Nathaniel Rateliff makes you feel the thing called hurt so very deeply. The big man makes you feel sorrow like you've never known it to feel. He reminds you about what joy means, through his interpretations of those more somber feelings. They are the kinds of studies of the souls of men that will rattle you right down to your core. You listen to this man closely and you will - before long -- find yourself welling up, shaken and overwhelmed. You'll be okay with it, for he's reminding you of what a son of a bitch love can be and he makes you appreciate the hell out of it when it's not. He takes us to depths of ourselves, through his wondrous passion and a keen eye for the intricate intimacies that we often don't know how to handle. We often don't even know they're there. They move in our blood like ghosts and thieves, who may never strike or who may strike over and over again. They are unwritten and light.
He makes you feel things coming out from inside of you that you never, ever put there. You're amazed by them. You're shocked by them, but you still recognize them as your own, as coming from some extremely familiar space, of the same skin and bones. When he sings - when he opens it up and brings it from the guts, out of that dusty and dim basement of his - you feel yourself warming like an oven. You feel as if you can't breathe, or that you're not breathing and you could care less how it's getting done. When you listen to the new song, "Nothing To Show," you find yourself wondering how love has been treating him lately. You tend to think that you'd rather not know the details because it might be too raw - rawer, more hurtful and sad than you could ever imagine. He sounds as if he's coming from the worst place a man can come from when he sings, "It's not peeling/It's a tear/It's distance and it's wear/It's getting under my skin/We're all broke down/We're all well-hid/We're all just kids/Despite our age/Look, you see this broken hand/It's just another limb/Well, not to me/You, don't listen you just talk/You leave me in the dark/I don't want to know." You feel fucked up. You feel like you've been told too much, but you're not the one who needs to be consoled. You would like to believe that he can still fix this, that it can turn out alright. You would like to believe that when he sings, "If I had to guess/It could only get so cold/You could sleep on a bench/But maybe you're just too old…/When it all starts to melt/You forget the ice and snow," that this is how it will go. The ice and the snow will become memories rather than bedfellows and that no one will need to be left in the flames.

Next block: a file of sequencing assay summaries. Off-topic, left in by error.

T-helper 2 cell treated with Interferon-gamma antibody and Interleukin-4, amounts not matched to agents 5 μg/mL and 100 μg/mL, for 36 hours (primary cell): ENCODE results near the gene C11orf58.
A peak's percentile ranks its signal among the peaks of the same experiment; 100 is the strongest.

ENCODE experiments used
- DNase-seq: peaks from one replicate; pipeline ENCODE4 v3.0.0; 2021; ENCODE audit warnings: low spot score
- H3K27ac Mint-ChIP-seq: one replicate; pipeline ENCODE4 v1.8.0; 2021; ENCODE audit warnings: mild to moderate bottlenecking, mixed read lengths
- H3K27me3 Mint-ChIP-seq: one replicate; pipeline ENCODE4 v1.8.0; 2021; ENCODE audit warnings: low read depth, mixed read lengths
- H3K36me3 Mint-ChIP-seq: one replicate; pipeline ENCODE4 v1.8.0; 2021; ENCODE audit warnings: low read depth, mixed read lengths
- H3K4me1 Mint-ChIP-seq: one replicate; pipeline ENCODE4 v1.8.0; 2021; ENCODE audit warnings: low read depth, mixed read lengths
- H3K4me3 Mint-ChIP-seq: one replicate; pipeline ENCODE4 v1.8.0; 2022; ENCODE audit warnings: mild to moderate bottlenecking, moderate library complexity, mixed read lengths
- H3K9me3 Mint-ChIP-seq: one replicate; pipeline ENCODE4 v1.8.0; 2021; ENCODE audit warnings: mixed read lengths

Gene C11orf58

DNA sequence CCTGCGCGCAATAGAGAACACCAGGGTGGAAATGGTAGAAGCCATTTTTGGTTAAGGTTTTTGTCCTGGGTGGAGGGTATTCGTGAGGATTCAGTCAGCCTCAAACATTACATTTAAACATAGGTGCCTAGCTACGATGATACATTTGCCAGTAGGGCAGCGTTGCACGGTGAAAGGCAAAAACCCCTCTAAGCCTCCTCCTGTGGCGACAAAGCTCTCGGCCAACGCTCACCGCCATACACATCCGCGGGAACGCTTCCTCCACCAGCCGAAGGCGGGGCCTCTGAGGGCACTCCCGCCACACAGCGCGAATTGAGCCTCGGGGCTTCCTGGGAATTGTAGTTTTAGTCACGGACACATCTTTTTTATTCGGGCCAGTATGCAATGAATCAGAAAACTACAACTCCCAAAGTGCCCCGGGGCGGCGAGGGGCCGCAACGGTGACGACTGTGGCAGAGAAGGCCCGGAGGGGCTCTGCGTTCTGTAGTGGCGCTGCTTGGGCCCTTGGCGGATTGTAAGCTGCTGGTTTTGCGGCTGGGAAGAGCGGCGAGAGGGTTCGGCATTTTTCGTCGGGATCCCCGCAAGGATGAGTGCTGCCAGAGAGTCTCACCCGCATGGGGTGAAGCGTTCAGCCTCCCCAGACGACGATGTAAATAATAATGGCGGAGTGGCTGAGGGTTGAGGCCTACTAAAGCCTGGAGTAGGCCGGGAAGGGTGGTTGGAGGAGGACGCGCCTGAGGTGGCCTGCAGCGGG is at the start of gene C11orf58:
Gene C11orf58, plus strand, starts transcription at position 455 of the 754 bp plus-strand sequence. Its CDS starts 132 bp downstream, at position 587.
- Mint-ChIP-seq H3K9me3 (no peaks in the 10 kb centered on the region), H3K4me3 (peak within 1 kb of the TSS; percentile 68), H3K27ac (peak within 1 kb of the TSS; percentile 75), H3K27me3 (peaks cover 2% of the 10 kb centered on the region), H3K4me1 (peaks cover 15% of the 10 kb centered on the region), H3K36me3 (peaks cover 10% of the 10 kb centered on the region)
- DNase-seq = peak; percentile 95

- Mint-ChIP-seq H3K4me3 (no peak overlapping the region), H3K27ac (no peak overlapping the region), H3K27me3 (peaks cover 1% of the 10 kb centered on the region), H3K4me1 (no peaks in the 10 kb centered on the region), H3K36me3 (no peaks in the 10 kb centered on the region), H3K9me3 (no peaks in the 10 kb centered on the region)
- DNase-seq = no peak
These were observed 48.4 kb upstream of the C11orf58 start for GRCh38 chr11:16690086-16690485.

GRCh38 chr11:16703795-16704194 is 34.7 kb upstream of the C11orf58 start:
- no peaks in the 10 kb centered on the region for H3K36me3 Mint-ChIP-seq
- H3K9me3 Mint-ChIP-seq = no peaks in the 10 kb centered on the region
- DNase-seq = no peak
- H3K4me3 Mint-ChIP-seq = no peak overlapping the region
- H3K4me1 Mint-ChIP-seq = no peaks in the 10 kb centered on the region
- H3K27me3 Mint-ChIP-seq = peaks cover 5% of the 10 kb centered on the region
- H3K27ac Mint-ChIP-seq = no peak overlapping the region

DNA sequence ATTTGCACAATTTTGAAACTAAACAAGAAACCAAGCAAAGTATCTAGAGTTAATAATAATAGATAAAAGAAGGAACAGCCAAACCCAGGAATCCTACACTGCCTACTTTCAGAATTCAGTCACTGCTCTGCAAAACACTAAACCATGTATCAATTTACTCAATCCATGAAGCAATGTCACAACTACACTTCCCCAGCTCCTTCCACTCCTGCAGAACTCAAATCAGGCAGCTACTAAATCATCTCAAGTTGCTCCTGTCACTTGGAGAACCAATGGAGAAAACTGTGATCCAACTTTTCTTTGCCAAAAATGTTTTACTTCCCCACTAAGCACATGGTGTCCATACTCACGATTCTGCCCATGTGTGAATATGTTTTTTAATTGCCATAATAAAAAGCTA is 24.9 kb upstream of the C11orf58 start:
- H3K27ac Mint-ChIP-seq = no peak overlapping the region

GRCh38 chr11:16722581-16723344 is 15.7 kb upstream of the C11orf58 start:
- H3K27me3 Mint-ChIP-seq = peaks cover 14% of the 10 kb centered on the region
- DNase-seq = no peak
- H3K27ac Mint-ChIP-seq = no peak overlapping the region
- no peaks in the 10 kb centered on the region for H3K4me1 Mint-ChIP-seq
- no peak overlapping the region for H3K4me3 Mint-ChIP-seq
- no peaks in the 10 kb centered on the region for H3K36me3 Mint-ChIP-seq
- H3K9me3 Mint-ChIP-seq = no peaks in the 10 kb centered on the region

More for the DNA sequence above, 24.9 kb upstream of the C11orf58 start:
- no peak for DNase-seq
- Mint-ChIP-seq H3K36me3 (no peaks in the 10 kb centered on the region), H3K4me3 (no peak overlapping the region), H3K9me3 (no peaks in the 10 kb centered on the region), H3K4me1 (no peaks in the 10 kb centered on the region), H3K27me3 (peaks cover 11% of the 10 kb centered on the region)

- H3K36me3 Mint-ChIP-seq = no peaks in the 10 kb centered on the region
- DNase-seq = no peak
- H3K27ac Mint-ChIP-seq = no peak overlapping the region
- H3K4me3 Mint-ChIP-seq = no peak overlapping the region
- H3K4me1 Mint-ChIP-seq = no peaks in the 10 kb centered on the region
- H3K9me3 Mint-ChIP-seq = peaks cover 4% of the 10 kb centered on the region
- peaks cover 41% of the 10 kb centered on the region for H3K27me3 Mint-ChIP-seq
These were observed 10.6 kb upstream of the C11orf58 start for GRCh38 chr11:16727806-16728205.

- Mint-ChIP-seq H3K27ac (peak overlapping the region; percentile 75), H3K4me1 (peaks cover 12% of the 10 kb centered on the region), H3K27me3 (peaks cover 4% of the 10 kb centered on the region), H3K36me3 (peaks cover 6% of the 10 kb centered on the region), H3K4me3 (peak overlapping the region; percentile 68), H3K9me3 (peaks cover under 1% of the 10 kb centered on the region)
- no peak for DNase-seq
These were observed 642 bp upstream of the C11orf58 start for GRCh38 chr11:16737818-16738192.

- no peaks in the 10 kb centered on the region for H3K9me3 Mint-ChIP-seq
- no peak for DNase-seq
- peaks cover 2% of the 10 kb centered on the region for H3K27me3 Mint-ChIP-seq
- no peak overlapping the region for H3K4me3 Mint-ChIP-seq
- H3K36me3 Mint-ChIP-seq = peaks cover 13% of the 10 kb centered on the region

Nathaniel Rateliff Official Site